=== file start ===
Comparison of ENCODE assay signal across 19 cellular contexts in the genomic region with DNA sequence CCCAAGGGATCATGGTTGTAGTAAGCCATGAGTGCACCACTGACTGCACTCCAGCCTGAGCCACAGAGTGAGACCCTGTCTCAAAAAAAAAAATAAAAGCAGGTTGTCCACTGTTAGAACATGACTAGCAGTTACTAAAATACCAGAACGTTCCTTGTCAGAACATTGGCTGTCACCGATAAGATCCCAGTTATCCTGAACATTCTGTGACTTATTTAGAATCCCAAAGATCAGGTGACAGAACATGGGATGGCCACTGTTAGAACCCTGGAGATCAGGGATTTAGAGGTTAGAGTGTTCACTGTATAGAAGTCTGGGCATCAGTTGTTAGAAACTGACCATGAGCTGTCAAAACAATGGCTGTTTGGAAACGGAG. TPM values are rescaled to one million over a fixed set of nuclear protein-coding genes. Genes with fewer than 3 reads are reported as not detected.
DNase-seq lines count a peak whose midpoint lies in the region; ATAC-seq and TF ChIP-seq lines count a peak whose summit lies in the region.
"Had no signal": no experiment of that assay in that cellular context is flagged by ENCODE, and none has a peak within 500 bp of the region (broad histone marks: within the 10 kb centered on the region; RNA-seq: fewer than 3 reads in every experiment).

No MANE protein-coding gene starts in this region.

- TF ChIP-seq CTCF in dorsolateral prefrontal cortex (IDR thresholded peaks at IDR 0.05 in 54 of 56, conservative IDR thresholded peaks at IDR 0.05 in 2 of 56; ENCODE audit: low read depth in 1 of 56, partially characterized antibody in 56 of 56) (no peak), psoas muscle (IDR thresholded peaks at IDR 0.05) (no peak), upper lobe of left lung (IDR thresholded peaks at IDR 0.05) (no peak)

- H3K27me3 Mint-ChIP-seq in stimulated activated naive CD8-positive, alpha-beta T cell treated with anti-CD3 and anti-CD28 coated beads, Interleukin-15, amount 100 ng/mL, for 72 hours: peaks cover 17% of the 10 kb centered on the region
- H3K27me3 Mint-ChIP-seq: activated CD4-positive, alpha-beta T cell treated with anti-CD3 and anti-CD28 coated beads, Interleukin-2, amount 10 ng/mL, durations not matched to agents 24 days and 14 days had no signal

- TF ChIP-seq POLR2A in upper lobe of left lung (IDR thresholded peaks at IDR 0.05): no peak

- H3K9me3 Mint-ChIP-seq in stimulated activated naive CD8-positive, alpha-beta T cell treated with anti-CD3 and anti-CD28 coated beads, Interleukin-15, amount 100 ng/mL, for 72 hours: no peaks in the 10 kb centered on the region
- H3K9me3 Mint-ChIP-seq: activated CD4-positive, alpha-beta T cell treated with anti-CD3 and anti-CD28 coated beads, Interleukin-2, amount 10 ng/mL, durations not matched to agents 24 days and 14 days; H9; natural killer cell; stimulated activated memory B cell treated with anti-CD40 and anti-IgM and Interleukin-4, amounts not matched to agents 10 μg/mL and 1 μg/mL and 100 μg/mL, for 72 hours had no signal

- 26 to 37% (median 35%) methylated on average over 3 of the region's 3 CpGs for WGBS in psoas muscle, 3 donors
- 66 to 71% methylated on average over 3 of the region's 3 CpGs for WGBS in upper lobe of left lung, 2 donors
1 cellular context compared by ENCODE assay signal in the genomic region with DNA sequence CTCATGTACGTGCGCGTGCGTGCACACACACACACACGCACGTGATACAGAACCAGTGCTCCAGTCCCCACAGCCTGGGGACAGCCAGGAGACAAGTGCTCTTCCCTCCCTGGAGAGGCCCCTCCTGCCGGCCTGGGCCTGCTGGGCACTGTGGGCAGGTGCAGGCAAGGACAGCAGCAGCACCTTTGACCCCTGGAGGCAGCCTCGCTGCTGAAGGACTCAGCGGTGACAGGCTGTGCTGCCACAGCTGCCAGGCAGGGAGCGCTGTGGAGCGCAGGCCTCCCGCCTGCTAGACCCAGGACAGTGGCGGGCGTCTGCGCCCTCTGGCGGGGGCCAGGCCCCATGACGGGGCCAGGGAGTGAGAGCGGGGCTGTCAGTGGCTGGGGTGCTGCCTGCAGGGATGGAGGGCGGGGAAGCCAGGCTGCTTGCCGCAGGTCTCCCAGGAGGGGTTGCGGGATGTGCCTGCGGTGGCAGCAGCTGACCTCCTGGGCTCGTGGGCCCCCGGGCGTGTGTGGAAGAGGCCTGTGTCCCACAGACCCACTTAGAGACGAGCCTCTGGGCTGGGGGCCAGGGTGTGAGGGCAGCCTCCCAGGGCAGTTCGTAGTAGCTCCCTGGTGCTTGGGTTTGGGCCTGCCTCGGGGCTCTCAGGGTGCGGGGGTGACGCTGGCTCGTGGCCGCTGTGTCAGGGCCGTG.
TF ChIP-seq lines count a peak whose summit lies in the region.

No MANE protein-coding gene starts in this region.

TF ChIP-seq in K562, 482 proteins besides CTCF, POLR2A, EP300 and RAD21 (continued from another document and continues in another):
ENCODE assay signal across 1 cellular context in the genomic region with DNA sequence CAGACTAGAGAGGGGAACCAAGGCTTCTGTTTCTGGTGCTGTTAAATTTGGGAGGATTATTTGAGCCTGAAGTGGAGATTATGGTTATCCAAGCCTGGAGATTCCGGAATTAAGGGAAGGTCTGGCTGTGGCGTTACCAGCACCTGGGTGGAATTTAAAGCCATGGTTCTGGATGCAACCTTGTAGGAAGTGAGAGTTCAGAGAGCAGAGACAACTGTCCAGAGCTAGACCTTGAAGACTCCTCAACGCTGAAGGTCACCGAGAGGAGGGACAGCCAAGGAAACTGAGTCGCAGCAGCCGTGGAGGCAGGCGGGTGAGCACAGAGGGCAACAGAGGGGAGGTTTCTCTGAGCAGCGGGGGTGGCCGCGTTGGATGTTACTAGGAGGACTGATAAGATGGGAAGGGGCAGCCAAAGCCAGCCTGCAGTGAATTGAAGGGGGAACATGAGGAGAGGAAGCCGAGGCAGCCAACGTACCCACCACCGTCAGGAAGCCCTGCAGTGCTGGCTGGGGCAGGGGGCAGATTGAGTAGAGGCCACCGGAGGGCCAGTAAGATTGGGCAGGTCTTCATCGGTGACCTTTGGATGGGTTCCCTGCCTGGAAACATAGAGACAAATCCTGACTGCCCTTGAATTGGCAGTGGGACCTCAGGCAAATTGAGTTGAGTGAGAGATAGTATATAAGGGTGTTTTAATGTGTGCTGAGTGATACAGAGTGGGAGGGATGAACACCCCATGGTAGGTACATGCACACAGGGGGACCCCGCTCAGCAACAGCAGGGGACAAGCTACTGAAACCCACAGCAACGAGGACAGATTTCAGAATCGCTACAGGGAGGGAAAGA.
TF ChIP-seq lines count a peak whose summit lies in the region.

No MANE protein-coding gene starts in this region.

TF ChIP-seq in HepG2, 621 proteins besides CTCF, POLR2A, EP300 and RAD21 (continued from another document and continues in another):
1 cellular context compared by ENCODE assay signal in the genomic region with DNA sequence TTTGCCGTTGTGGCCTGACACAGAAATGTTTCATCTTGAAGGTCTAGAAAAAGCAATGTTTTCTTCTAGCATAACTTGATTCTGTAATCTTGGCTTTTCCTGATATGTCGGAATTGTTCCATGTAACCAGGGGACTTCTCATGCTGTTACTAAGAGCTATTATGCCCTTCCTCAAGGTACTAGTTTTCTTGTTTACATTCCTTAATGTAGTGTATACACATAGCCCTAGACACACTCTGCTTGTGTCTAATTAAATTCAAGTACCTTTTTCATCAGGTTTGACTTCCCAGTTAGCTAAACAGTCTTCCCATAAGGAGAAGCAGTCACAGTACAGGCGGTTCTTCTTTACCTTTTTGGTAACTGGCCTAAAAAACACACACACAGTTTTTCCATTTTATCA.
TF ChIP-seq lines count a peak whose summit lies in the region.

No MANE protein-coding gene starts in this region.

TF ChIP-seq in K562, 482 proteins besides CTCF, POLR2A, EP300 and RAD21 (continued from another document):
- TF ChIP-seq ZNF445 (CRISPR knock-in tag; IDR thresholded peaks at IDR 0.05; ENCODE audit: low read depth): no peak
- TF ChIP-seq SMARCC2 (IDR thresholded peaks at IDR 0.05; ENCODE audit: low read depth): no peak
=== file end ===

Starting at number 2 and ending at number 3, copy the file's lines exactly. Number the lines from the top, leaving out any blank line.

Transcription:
DNase-seq lines count a peak whose midpoint lies in the region; ATAC-seq and TF ChIP-seq lines count a peak whose summit lies in the region.
"Had no signal": no experiment of that assay in that cellular context is flagged by ENCODE, and none has a peak within 500 bp of the region (broad histone marks: within the 10 kb centered on the region; RNA-seq: fewer than 3 reads in every experiment).